– The cost of any Life Skill (or Bundle) that lies within the character’s Social Class by birth according to the roster by Social Class is one (1) DP.
– The cost of any Life Skill that lies one (1) step away from the character’s own by birth according to the roster by Social Class is three (3) DP’s, e.g., for a Commoner to take either a Noble or Landbound Life Skill, or a Noble or Landbound born character to take a Commoner’s Life Skill.
– The cost of any Life Skill Bundle (B) that lies one (1) step away from the character’s own by birth according to the roster by Social Class is five (5) DP’s,
– The cost of any Life Skill that lies two (2) steps away from the character’s own by birth according to the roster by Social Class is six (6) DP’s, e.g., for a Noble born character to take a Landbound Life Skill, or vice-versa.
– The cost of any Life Skill Bundle (B) that lies one (2) steps away from a character’s own by birth according to the roster by Social Class is fifteen (15) DP’s,
Each character is automatically equipped with ALL the sub-skills that make up any Bundle with which he is equipped.
Life Skill Rosters
† indicates that up to (AWA ÷ 4) skills in number of this type or category are allowed, and together fill only a single AWA-slot. In regards to Musician/Vocalist, the Vocalist skill is counted along with the rest as just another instrument skill.
1) For those of Noble birth, the choice of weapons here are unrestricted, while those of Common or Landboud birth are restricted to Bow (any); Dagger/Dirk/Knife; Woodsman’s Axe; Hatchet; Farm Tool; Quarter Staff; Sling or any of the previous as a Hurled and/or Off-Hand (as appropriate).
In general, Farm Tools include (but are not necessarily limited to) spades, mattocks, hoes, pitchforks, and any similar farm implements which in the period were adapted to create the polearm class of weapons, and also includes those tools related to common trades and skills, such as the stevedore’s baling hook, or the Cook’s or Chef’s knives (GM’s discretion), according to the character’s background.
(T) indicates the item may only be given to characters from a Town background.
(B) on the Life Skill rosters, indicates the entry is a set of Bundled skills.
Some of the Life Skills are gathered and made available by type as named bundles (Athletics, Homely Arts, Grammar School, etc). Some of the bundles are extremely useful for providing added dimensions to those characters starting play with only one or two Trades, making them much more versatile and rewarding to play.
Where Trade Skills derived from the practices of a given trade are considered the most exclusive class or family of skills, knowledge or expertise in the game – considered “trade secrets” throughout the game world, Life Skills are much more accessible by their very natures.
For Life Skills, no barriers stand in the way of the un-trained character’s learning new ones, should you desire to expand his personal horizons and add them to his portfolio, unlike Trade Skills that are commonly protected – especially those belonging to trades represented by a guild.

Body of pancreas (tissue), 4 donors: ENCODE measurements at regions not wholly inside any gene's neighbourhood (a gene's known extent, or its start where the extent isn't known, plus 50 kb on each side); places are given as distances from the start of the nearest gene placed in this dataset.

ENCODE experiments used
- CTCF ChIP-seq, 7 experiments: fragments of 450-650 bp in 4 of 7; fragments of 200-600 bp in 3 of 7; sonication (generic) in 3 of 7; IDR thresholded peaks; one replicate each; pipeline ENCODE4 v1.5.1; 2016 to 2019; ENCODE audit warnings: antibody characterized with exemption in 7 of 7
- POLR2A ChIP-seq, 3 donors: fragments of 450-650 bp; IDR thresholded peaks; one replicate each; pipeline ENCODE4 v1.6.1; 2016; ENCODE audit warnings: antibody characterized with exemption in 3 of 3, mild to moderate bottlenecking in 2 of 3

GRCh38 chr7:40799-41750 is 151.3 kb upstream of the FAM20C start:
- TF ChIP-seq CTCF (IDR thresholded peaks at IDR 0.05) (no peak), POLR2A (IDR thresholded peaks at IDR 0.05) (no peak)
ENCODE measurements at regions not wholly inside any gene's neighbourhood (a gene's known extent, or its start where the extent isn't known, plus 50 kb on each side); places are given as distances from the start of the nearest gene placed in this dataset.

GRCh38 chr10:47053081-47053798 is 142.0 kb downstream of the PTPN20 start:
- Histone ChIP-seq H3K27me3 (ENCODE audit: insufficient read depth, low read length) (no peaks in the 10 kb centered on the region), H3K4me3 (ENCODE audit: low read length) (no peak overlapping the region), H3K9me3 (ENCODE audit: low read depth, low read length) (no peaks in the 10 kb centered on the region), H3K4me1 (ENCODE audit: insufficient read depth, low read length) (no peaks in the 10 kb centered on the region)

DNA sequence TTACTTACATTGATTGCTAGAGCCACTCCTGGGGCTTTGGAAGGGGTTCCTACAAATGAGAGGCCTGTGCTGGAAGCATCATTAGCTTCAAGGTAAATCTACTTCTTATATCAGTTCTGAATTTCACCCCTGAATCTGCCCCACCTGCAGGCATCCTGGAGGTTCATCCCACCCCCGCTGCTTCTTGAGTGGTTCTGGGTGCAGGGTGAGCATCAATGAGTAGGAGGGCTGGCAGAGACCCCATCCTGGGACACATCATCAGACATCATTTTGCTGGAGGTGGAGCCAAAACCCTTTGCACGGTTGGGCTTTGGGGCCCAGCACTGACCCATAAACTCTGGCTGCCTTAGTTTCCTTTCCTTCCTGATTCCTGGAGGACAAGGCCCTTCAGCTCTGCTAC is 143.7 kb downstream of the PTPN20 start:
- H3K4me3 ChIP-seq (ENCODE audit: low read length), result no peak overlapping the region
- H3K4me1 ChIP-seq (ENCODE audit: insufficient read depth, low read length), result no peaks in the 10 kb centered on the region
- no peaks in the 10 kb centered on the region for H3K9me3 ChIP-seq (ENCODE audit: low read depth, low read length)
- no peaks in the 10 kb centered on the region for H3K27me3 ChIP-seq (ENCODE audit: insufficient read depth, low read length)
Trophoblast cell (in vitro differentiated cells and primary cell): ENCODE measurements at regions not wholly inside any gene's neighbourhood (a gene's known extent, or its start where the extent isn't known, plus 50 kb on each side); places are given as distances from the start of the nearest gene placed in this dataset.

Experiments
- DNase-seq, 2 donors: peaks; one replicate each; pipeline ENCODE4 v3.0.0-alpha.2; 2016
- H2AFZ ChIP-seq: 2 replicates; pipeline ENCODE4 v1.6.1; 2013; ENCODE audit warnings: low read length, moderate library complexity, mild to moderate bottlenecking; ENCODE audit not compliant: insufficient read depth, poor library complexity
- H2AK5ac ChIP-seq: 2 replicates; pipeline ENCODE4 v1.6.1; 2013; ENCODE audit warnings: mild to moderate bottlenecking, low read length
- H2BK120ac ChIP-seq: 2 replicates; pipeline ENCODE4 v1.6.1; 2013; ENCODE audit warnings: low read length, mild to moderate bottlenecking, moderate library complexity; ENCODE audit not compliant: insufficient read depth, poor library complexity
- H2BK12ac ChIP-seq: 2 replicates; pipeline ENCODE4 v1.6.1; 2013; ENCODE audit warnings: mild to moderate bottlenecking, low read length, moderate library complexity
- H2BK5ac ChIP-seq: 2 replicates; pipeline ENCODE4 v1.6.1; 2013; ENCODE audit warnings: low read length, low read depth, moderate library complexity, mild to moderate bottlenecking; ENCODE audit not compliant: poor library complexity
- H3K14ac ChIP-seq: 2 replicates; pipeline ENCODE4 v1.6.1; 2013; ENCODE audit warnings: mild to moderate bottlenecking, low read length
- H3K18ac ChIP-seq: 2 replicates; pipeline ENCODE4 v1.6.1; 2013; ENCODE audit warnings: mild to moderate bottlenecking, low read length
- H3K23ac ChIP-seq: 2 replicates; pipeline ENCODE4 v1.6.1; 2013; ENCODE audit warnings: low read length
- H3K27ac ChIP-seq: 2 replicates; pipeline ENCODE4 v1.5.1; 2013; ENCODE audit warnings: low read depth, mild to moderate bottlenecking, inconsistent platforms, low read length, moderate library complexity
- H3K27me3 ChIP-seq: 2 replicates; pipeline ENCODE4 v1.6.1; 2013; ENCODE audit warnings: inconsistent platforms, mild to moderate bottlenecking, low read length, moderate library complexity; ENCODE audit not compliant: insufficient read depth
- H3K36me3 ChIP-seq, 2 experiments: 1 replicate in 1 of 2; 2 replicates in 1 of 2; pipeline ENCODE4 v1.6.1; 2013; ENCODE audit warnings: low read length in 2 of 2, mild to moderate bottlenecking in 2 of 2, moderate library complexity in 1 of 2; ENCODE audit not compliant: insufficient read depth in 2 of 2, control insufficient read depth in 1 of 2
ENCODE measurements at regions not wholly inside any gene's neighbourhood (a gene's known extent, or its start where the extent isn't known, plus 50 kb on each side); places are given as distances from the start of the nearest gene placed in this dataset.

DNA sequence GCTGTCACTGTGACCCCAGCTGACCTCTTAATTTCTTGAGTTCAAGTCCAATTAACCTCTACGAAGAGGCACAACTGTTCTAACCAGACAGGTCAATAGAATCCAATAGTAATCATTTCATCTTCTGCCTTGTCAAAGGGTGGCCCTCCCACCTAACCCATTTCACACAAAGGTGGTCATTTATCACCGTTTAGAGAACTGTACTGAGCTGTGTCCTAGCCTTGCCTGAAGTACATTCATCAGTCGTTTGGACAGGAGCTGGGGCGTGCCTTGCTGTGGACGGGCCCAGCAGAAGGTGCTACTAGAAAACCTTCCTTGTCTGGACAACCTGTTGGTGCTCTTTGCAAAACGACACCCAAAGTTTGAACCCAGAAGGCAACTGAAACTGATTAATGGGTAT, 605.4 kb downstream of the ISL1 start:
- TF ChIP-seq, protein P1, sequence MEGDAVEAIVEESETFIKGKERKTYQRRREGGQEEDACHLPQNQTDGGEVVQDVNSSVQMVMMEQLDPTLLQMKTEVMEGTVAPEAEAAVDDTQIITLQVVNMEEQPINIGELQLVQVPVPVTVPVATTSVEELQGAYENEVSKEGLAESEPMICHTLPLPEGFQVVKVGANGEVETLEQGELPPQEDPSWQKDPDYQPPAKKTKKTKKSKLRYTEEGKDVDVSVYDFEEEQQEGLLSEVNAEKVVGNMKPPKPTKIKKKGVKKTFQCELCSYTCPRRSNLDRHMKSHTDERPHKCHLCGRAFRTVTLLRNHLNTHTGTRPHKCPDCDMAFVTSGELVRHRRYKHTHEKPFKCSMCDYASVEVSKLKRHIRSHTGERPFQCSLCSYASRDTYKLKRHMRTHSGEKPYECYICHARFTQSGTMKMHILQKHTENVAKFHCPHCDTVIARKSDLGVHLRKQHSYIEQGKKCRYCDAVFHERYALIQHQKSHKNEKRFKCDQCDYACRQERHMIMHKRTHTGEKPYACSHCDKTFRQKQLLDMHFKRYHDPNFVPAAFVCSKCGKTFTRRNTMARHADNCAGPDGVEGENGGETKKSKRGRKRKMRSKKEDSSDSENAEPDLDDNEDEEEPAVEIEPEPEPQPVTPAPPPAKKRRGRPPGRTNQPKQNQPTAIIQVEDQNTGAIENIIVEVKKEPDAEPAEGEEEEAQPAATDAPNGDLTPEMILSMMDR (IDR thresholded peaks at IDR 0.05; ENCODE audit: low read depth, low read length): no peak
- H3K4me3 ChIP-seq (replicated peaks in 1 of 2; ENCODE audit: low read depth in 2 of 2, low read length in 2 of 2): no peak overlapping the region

Life Skills are considered so basic and universally useful that the people of the medieval game world are much more relaxed about passing such knowledge on. Indeed, in many cases, their lack in some cases is likely to be a matter of no small note.
Between his Trade(s), Life Skills (Swimmer, Horseman, Cook, etc.) and any Life Skill Bundles (Athlete, Domestic Servant, Secretary/Clerk, Grammar School, etc.) he is given, a character may start play with no more than (AWA) in total.
This limited allowance is commonly referred to as being made up of “AWA-slots”. In this way, each point of your character’s AWA score is counted as a single “slot”.
Each Trade fills one (1) AWA-slot.
Each Life Skill fills one (1) AWA-slot.
Each Life Skill Bundle (Athlete, Grammar School, Finishing School, Homely Arts, Cottage Crafts, etc.), fills one (1) AWA-slot.
Life Skill Bundles that are derived/awarded from a Trade Roster (Athlete, Grammar School and Finishing School, are among the most common) fill one (1) AWA-slot IN ADDITION to the slot filled by the Trade whose roster it appears on.
The players are under no obligation whatsoever to completely fill their characters’ (AWA) quota of skills when fitting them out for a game. To the contrary, they are encouraged to leave a couple or even a few AWA-slots open in order to further develop their characters later on. As the game progresses, each player’s image or concept of their character is very likely to change, their perceptions of them evolve and grow, and that usually requires the addition of a new skill here or there to accommodate it, if not a Trade or two.
It is best to record a character’s skills, in columns side-by-side, Trade by Trade. The Character Record Sheet is laid out this way to facilitate this practice.
In a number of cases, certain skills are duplicated from one Trade roster to the next, and players are encouraged to make choices that result in them being duplicated. This reflects the fact that a character was encouraged and helped in learning and honing those skills on more than one front and his tutelage continued at different points in his life, supplemented and reinforced.